#22 Sherlock Holmes
L: How long has he been like that?
W: About 35 minutes. I suggested we take in a movie, and he grabbed his coat and rushed me out the door, flung me into the nearest hansom and here I find myself, watching my dear friend stand in the middle of a video store staring at a wall of movies.
L: Has he been at the pipe again?
W: I fear so.
L: Look! It seems as though his trance is broken; here he comes.
H: I wish I could say it was a pleasant surprise to see you here.
L: Have you figured out what movie to rent?
H: I have, indeed, not made a final decision as of yet. I believe I am in the mood for an animated film, circa 2001, starring that blonde gentleman who later went on to portray a certain British secret agent. I surmise the film was French in origin. Would you be so kind as to go and fetch it for me, so that I might be on my way and distract you from your own search no longer than necessary.
L: It would be my pleasure to assist the great Sher–
H: Go! Go! Speed is of the utmost importance!
W: But–but–we watched that not more than 14 months hence. It is not like you to rewatch a film such as that without purchasing it.
H: A mere ruse to distract our dear inspector from renting the very same movie I intended to take home this very night. You see, there was only one copy left on the shelf and he was clearly interested in watching it, no doubt hoping to pick up a few pointers, as it were.
2 hours later
W: I say, how DO you do it? How on earth did you know that would be the perfect movie? Though some of the special effects were obvious, and the story was more action oriented than the books, the movie was an excellent example of an adaptation done well. What I can’t figure out, is how the deuce did you know they’d get it so right?
H: It was really quite simple–a mere matter of deduction. You see, the absence of any other copies on the shelf indicated that this movie was popular enough to have garnered good word of mouth, but not so popular as to have been consumed by the masses in entirety within mere moments of being made available for rental. The muted tones and faux aged appearance of the illustrations on the cover indicated that this movie was being marketed with a proper sense of nostalgia and respect for the genre in which it belongs. The prominence of the title, which, not coincidentally lacks a subtitle, suggests that this adaptation of a classic literary tale extrapolates from the entirety of the works, and not just from one short tale, thus serving as an excellent introduction to the characters and story as a whole. The actor chosen to portray the lead role, while a little unorthodox in that he looks nothing like the character in question, is just different enough to make the character fresh again. It is an added extravagence that the actor in question has a history of drug abuse, wild living, and a smarmy charm unequaled by his peers, not unlike our protagonist. The director has chosen to render his name in small font on the back of the case, thus denying himself the privelege of bragging. This told me that he either did not want to draw attention to the fact that he made this movie, and thus was not proud of it, or that he understood that the real draw of this film would be the stars on screen. Since he was married for a time to a dance hall girl and performer of some considerable fame who later, unfortunately took leave of her senses, I can only believe that he has learned to accept his station in life and prove his skills in a quiet fashion.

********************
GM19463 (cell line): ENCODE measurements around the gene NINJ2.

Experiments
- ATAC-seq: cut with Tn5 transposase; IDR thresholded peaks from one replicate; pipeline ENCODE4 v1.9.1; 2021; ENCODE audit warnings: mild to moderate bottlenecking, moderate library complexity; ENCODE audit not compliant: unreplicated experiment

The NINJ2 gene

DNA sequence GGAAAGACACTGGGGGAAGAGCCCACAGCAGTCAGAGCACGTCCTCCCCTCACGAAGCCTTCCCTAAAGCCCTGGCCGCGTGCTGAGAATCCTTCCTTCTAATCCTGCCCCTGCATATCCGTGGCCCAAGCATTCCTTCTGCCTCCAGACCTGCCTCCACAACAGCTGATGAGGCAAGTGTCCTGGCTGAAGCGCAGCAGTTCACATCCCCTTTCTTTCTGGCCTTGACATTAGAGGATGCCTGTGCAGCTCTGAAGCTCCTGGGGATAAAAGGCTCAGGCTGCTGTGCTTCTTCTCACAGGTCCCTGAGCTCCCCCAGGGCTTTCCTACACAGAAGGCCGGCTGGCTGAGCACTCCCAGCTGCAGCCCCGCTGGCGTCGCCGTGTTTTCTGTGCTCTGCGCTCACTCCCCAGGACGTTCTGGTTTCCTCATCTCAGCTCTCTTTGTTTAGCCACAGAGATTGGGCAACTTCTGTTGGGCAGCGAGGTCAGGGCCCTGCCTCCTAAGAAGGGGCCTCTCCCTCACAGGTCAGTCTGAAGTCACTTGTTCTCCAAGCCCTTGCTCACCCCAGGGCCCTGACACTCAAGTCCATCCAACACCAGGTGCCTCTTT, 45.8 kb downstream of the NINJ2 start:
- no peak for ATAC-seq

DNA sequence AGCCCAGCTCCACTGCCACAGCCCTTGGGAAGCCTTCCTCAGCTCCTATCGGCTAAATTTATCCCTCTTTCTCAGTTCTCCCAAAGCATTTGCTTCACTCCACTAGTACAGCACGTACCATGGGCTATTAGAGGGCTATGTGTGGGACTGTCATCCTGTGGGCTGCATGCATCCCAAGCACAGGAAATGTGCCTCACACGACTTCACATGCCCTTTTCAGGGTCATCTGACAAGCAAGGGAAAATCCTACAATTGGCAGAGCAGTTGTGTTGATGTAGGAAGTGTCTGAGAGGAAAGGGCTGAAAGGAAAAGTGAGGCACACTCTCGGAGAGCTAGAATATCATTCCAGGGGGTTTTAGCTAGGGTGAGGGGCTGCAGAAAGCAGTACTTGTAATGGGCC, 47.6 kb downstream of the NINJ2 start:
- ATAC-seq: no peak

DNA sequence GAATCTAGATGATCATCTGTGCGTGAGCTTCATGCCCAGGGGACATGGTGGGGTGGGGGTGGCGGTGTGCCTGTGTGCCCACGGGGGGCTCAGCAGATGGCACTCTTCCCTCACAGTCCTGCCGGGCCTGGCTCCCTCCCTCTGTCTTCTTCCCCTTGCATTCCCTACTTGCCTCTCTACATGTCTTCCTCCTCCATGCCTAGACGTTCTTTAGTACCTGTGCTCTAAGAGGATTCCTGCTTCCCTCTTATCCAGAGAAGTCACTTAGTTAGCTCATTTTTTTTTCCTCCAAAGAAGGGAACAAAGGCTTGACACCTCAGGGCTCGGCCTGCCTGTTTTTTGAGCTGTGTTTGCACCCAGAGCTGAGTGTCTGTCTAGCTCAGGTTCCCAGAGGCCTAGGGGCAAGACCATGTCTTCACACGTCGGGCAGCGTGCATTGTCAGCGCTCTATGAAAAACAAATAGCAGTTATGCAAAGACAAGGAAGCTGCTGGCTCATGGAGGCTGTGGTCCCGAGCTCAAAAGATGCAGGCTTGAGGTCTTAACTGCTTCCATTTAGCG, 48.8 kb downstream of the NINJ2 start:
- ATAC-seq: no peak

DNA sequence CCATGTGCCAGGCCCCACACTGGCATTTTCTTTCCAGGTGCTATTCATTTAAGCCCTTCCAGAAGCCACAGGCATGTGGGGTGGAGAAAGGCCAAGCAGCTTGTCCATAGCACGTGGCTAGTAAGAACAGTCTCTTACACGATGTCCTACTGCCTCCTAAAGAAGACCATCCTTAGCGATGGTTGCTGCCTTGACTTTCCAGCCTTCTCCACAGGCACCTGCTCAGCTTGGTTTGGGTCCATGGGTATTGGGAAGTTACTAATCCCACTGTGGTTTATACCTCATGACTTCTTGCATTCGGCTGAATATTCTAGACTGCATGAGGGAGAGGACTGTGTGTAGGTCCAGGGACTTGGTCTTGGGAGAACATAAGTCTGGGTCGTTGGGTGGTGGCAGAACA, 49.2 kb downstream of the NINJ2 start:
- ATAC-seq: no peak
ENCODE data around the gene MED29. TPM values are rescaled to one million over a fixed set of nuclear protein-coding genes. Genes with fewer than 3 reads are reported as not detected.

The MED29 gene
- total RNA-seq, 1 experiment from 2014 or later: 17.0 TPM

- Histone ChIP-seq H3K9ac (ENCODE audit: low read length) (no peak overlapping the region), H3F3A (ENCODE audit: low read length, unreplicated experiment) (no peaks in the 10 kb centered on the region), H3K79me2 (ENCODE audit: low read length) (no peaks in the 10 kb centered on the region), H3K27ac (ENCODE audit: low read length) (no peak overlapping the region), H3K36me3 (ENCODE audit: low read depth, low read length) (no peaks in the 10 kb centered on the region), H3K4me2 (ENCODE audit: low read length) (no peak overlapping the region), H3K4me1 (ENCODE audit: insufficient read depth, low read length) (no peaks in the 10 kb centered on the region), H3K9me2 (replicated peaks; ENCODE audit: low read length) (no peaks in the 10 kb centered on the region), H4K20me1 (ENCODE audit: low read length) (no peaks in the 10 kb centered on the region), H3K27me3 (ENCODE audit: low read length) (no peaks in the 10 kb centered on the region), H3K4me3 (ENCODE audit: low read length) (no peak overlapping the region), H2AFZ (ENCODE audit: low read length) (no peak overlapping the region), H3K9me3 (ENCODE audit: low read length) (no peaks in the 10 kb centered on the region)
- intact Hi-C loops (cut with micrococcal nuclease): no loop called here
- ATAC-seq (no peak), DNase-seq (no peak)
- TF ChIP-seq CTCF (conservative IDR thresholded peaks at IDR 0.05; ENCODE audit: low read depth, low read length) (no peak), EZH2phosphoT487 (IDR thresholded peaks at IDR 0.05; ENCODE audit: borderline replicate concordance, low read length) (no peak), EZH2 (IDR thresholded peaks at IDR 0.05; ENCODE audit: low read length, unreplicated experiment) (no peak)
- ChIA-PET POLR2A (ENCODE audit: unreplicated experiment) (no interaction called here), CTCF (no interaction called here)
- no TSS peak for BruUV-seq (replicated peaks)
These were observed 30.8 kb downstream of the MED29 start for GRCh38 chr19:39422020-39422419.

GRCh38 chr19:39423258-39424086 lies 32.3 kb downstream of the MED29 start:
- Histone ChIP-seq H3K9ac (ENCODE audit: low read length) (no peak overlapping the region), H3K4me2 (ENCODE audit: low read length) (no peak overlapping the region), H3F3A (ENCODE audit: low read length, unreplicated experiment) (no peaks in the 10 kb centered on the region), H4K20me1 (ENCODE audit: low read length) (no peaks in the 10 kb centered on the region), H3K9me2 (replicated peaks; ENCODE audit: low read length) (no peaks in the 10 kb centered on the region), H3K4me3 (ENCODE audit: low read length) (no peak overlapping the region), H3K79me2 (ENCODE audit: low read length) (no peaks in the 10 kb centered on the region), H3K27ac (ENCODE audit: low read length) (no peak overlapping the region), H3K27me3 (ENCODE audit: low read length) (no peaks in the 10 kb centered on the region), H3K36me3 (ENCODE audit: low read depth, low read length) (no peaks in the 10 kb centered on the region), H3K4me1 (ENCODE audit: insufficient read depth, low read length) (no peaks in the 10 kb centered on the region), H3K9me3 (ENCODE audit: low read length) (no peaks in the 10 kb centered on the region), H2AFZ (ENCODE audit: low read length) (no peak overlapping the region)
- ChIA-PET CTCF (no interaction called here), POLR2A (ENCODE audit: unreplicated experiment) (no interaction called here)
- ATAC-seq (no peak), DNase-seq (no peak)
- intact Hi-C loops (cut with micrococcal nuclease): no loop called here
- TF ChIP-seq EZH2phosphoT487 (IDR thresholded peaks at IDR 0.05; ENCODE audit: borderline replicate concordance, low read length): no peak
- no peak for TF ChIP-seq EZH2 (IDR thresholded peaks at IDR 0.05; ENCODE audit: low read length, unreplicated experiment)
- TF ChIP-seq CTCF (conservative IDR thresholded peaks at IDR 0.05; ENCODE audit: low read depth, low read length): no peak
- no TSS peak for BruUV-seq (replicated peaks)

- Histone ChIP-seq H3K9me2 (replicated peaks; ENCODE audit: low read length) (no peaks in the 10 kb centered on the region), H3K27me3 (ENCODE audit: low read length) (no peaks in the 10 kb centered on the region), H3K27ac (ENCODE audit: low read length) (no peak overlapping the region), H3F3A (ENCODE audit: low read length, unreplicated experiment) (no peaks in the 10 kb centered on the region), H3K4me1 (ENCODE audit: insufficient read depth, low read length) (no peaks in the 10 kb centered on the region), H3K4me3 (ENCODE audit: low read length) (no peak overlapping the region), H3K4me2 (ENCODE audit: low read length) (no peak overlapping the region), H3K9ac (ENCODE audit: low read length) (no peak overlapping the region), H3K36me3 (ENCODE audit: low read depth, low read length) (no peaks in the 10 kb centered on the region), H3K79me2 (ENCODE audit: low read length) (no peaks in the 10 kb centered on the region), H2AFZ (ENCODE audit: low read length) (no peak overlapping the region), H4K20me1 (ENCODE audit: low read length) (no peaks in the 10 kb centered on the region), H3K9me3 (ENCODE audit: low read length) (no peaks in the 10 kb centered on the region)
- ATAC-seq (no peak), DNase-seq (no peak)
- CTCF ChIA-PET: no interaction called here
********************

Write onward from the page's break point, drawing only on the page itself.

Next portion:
W: You got all that from looking at the cover?
H: Well, that and the cute girl behind the counter suggested it to me yesterday.